The U.S. dollar rallied to an 11-month high against a basket of its major rivals as upbeat housing data this week assuaged some worries about the sector dragging economic growth lower and suggested that a slightly less dovish tone from the Fed Chair on Friday is possible. The rise in homebuilder sentiment and housing starts this week helped push Treasury yields off of 14-month lows hit on Friday and helped buoy the dollar across the board. This afternoon, investors will turn to the minutes of the Fed’s late July FOMC meeting for further clues on the outlook for monetary policy, but the real insight is likely to come from Friday’s speech by Janet Yellen. Even a slightly less dovish tone from Mrs. Yellen could add to the recent rise in yields and the dollar.
The euro fell to an 11-month low against the greenback below key support overnight. The single currency has trended steadily lower amid mounting expectations that the ECB will likely need to follow up on June’s historic rate cuts with further monetary support to fight anemic growth and deflationary pressures in the 18-member bloc. In contrast, the Fed is inching ever closer to winding down its asset purchase program and eventually, raising U.S. borrowing costs. The divergent economic and policy outlook between the euro zone and U.S. should continue to keep EUR/USD biased lower.
The British pound bucked the trend of an otherwise stronger U.S. dollar overnight after the minutes of the Bank of England’s early August monetary policy meeting showed that two central bankers voted to raise U.K rates. It was the first vote for higher rates by a BOE policymaker in over three years and suggested that hawks within the BOE are beginning to mount an offensive to try to sway the MPC to begin normalizing policy sooner rather than later.
The rise in U.S. Treasury yields by roughly 10 basis points (on the 10-year) above Friday’s 14-month low added to the greenback’s appeal against the yen.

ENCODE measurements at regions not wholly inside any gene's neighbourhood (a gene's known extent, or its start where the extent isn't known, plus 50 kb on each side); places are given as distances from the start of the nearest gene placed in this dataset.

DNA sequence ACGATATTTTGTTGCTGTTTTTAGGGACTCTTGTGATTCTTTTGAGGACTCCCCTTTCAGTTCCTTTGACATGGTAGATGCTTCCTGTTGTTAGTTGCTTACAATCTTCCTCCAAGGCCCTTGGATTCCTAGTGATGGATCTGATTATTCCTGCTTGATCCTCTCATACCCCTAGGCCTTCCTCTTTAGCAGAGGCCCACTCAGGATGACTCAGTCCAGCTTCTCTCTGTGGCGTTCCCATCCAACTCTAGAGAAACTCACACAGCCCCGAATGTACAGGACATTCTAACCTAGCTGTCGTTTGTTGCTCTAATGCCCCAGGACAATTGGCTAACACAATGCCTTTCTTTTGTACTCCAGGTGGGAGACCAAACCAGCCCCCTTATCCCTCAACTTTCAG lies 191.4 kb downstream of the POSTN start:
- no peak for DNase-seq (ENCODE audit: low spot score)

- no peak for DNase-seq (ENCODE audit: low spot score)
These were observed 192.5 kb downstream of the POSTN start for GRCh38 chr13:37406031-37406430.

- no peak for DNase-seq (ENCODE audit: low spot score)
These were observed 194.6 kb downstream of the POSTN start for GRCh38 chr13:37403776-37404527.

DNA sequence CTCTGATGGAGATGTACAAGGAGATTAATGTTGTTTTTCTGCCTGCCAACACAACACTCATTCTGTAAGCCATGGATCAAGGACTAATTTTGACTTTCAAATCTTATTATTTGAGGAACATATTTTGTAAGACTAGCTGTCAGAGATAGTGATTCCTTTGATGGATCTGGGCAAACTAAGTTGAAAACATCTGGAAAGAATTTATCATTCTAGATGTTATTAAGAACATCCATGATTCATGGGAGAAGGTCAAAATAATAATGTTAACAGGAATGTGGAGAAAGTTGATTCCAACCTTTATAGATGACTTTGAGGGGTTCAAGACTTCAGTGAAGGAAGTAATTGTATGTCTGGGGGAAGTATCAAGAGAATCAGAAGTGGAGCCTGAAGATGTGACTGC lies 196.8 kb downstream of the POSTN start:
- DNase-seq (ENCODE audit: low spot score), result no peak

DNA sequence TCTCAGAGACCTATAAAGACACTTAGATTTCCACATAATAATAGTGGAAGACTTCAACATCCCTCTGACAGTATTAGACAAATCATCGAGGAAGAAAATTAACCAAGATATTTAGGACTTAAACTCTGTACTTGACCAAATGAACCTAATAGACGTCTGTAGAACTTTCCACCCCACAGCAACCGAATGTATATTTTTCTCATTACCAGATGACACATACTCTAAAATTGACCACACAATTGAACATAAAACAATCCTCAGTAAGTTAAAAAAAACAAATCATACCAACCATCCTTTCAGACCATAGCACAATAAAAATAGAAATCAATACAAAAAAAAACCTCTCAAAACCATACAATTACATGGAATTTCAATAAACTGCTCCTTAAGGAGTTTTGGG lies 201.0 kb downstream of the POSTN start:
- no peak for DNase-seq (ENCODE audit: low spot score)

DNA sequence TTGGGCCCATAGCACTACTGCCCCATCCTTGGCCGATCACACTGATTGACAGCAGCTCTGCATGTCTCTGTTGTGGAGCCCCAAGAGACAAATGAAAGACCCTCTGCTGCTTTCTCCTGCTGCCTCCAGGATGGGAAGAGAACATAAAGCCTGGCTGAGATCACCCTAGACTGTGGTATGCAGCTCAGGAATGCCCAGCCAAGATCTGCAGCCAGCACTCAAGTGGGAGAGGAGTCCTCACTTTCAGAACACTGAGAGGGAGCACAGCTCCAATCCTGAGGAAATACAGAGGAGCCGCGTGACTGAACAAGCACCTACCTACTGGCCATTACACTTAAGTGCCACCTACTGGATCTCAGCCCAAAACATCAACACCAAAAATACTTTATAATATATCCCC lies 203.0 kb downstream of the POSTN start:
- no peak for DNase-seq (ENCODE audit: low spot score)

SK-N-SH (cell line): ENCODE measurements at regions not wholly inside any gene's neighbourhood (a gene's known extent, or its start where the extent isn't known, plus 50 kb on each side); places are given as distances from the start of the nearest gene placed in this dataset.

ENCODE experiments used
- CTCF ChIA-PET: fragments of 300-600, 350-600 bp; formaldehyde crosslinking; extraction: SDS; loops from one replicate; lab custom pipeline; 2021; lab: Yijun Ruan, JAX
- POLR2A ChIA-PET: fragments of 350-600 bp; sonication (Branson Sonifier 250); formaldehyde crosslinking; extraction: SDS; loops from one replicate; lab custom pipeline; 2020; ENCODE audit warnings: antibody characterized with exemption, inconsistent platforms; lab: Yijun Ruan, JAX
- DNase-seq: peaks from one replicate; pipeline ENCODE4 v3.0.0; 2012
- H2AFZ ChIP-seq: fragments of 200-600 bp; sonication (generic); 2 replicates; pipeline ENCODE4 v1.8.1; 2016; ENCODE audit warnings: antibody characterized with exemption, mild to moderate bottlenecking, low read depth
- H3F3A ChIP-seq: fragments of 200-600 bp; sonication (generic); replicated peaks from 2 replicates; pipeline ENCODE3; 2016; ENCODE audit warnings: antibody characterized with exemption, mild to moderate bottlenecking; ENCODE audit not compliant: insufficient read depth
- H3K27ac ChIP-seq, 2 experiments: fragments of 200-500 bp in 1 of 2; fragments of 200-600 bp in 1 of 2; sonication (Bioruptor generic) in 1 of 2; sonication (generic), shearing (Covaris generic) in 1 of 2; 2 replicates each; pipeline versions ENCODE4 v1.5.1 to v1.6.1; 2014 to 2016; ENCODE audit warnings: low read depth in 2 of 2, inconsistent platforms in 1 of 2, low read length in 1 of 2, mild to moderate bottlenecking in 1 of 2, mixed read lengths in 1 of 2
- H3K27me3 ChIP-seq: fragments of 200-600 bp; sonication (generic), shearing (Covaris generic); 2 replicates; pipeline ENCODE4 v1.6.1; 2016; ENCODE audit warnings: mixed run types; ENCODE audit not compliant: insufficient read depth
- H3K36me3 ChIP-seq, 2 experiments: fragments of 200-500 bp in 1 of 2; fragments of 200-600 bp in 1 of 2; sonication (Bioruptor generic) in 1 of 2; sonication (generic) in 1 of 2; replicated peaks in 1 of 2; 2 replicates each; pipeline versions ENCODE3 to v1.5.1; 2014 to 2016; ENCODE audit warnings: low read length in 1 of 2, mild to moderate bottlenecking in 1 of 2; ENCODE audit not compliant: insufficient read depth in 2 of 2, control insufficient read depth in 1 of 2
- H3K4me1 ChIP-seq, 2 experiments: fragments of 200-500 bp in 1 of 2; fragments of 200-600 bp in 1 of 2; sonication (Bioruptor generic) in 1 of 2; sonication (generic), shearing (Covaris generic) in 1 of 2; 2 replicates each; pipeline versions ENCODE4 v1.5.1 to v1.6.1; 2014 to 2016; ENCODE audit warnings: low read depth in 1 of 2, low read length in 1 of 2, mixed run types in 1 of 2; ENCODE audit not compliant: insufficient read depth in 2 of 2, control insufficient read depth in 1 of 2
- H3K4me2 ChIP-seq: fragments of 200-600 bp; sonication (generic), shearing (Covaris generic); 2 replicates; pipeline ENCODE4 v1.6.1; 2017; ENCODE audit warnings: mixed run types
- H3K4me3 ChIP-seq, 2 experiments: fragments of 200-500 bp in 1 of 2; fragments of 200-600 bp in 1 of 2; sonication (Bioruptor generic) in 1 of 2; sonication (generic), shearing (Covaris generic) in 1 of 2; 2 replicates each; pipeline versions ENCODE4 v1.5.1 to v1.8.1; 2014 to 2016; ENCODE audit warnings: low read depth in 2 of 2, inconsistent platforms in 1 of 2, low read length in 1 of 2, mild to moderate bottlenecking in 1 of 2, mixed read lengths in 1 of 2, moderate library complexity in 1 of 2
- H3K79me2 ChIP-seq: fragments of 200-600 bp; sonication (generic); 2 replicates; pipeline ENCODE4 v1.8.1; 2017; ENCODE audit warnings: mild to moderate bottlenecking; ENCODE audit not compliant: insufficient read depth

USD: The dollar index rose to a new 11-month peak overnight as rising Treasury bond yields and optimism ahead of two key Federal Reserve events bolstered the dollar. Following a batch of generally lackluster U.S. data last week, the yield on the benchmark 10-year bond fell to just 2.303%, its lowest level in 14-months. Since Friday, two upbeat housing reports have alleviated some worries about the sector acting as a drag on the broader economy and have helped push the yield on the 10-year up to 2.404%. The dollar, which has stubbornly underperformed market expectations for much of this year, has been dogged by depressed yields and an unabashedly dovish Fed. And while Fed Chair Janet Yellen is not expected to stray too far from her well established dovish reputation, a continued insistence on focusing on downside risks to the economy and excess slack in labor markets risks the central bank losing credibility amid mounting signs of a broad-based U.S. recovery. Consequently, investors are positioning for a risk that today’s minutes and Friday’s speech by Mrs. Yellen at Jackson Hole could, even on the margin, sound s slightly less dovish tone than we’ve come to expect from this Fed. Such a scenario should keep U.S. yields and the dollar pointed higher.
EUR: The euro slipped below key support against the dollar to hit an 11-month low overnight. The single currency remains pressured by the view that the ECB will ease monetary conditions in the 18-member bloc further, while the Fed is inching slowly toward more normal monetary policy in the U.S. The tone of U.S. economic data has been decidedly more positive than euro zone reports, which have underscored the very anemic growth and disinflationary backdrop in the bloc. Consequently, euro/dollar should continue to grind lower.
GBP: The British pound rose against the otherwise stronger U.S. dollar overnight after minutes from the BOE’s early August monetary policy meeting showed that two officials voted in favor of higher U.K. rates. Investors had expected that one policymaker would have voted for a rate hike this month. It was the first time any official voted for higher rates in over three years and suggests there is a risk that U.K interest rates could rise before the year-end, a scenario that would limit any further downside risk for the pound.
JPY: The Japanese yen fell to its lowest level in four and a half months against the U.S. dollar overnight. The rise in U.S. Treasury yields this week off of 14-month lows last Friday has bolstered the appeal of dollar assets for Japanese investors. An even slightly less dovish Fed revealed in today’s minuets or Friday’s Jackson Hole speech by Janet Yellen should keep U.S. yields and the dollar biased higher. Following a spat of soft domestic data, the yen remains vulnerable to further losses, especially if elevated geopolitical worries begin to subside.